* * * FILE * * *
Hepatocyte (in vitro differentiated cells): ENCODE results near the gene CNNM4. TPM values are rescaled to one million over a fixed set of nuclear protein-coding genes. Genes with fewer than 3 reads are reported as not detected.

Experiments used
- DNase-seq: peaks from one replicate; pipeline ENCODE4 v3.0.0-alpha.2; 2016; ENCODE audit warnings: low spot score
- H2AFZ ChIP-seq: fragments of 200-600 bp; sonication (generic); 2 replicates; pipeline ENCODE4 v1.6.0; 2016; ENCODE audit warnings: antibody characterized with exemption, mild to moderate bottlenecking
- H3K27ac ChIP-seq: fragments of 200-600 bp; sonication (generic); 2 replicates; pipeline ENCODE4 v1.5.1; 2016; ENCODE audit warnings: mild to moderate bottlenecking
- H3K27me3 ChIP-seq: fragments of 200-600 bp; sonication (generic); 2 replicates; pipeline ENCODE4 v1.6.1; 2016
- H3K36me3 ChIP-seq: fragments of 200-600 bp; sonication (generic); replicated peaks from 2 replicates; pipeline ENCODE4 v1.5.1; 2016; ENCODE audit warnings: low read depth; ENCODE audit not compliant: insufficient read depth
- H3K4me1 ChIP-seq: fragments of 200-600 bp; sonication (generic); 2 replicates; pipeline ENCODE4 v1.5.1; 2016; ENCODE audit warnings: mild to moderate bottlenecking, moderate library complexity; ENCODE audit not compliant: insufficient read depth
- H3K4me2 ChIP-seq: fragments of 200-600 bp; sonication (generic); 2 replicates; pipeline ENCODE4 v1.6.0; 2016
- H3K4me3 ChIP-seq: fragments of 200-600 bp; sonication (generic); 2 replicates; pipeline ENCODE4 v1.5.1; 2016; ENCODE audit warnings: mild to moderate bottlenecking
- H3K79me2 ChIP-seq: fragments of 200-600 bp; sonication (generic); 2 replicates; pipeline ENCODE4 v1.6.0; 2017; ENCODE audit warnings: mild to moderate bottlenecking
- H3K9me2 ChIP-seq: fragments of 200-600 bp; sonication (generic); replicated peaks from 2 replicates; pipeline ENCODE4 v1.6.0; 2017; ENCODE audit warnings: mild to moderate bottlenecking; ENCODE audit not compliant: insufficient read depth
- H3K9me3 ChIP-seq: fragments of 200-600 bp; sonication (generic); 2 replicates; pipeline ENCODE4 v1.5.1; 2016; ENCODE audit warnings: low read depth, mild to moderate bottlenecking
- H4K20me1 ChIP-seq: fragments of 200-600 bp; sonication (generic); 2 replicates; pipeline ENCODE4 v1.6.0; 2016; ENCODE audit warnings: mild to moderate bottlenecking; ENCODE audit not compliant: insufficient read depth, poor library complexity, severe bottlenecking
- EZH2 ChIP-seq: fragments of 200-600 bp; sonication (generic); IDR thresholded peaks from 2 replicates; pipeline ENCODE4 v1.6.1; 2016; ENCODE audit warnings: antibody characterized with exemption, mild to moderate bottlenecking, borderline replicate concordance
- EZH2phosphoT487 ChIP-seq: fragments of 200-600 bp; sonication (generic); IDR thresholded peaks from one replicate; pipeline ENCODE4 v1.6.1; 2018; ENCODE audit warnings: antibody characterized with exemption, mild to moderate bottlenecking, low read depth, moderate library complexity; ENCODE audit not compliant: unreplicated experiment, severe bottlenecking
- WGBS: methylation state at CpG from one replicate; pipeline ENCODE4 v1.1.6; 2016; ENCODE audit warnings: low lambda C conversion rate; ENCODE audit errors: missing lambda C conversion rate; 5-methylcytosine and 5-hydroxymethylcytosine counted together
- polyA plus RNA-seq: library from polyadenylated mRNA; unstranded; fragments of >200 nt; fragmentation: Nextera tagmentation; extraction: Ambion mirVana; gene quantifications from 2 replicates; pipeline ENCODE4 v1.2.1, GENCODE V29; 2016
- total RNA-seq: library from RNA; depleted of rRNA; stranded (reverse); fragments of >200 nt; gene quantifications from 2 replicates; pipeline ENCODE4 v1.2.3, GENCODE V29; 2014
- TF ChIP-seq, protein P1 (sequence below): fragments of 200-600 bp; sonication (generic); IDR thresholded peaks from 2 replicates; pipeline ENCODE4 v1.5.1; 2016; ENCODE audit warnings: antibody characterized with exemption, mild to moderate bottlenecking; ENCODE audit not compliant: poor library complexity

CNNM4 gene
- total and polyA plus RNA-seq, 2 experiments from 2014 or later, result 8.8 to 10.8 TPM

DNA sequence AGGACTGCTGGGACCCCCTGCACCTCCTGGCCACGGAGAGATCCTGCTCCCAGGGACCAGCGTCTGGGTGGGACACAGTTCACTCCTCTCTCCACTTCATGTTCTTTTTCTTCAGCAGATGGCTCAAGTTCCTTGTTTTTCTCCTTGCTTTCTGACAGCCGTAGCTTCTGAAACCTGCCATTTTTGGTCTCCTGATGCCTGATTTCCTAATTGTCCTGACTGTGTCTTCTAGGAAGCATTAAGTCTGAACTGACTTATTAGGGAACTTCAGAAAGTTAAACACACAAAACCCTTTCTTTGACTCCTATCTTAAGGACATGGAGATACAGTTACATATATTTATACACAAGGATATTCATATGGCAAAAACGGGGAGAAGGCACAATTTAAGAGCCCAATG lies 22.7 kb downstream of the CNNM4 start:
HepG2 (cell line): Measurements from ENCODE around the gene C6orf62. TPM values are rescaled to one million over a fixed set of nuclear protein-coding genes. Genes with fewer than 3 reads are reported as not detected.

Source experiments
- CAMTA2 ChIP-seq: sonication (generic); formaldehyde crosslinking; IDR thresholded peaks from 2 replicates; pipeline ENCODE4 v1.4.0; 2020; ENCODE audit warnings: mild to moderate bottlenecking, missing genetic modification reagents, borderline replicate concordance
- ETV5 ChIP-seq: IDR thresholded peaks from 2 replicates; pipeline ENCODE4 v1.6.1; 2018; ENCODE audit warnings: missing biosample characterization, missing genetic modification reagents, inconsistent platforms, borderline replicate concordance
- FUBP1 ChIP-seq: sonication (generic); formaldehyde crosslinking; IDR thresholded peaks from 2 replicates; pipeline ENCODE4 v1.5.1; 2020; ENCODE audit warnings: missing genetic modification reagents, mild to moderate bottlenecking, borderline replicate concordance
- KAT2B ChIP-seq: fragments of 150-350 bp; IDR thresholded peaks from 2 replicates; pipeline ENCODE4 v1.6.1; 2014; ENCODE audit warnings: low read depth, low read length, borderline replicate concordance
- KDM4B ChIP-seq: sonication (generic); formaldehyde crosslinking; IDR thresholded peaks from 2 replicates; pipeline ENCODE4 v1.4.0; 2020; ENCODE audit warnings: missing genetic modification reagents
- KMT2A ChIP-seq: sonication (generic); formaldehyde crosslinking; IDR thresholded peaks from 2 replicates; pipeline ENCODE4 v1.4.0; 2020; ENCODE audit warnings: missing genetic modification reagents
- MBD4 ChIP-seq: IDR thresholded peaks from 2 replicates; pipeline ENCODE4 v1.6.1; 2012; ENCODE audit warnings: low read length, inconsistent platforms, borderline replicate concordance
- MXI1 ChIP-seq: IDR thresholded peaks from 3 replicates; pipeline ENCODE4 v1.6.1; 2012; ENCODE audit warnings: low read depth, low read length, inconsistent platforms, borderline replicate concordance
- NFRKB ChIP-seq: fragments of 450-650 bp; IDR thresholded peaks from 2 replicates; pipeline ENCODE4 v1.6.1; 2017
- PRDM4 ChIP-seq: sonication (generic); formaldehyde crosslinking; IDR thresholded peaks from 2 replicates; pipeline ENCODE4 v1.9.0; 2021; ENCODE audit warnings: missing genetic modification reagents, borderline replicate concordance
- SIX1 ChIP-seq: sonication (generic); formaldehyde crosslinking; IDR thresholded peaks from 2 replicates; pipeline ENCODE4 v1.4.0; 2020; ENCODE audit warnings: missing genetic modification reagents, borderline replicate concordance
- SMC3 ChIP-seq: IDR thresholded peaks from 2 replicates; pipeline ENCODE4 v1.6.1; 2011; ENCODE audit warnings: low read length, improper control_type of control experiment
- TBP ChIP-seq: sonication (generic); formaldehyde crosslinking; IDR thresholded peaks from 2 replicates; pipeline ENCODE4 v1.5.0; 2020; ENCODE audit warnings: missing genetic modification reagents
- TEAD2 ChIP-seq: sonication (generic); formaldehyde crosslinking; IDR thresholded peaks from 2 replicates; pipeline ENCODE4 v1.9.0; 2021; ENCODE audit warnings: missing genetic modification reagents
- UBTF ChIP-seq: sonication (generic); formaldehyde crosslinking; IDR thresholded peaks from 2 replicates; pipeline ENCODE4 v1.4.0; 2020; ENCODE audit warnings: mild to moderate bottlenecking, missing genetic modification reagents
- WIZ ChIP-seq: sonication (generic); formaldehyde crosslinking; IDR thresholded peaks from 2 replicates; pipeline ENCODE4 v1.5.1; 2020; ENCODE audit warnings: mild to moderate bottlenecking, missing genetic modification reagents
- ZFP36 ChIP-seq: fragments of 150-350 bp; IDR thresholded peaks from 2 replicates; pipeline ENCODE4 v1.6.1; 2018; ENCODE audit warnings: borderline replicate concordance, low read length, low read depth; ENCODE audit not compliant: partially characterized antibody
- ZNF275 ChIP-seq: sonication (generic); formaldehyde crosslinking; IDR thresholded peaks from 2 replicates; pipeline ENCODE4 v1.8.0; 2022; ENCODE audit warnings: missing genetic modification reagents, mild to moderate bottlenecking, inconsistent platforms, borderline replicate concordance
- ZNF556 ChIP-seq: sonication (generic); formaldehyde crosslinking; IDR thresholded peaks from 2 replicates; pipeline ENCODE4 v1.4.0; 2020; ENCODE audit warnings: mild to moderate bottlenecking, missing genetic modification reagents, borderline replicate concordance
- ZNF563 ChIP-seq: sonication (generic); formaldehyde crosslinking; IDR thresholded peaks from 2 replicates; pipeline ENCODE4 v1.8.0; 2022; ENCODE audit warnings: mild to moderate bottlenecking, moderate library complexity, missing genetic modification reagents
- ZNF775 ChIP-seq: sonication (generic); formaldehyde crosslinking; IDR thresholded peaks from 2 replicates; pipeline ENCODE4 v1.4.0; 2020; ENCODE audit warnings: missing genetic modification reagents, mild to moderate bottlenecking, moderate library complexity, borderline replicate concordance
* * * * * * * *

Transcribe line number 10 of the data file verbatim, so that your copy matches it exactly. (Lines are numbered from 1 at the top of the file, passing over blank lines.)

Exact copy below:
- H3K4me3 ChIP-seq: fragments of 200-600 bp; sonication (generic); 2 replicates; pipeline ENCODE4 v1.5.1; 2016; ENCODE audit warnings: mild to moderate bottlenecking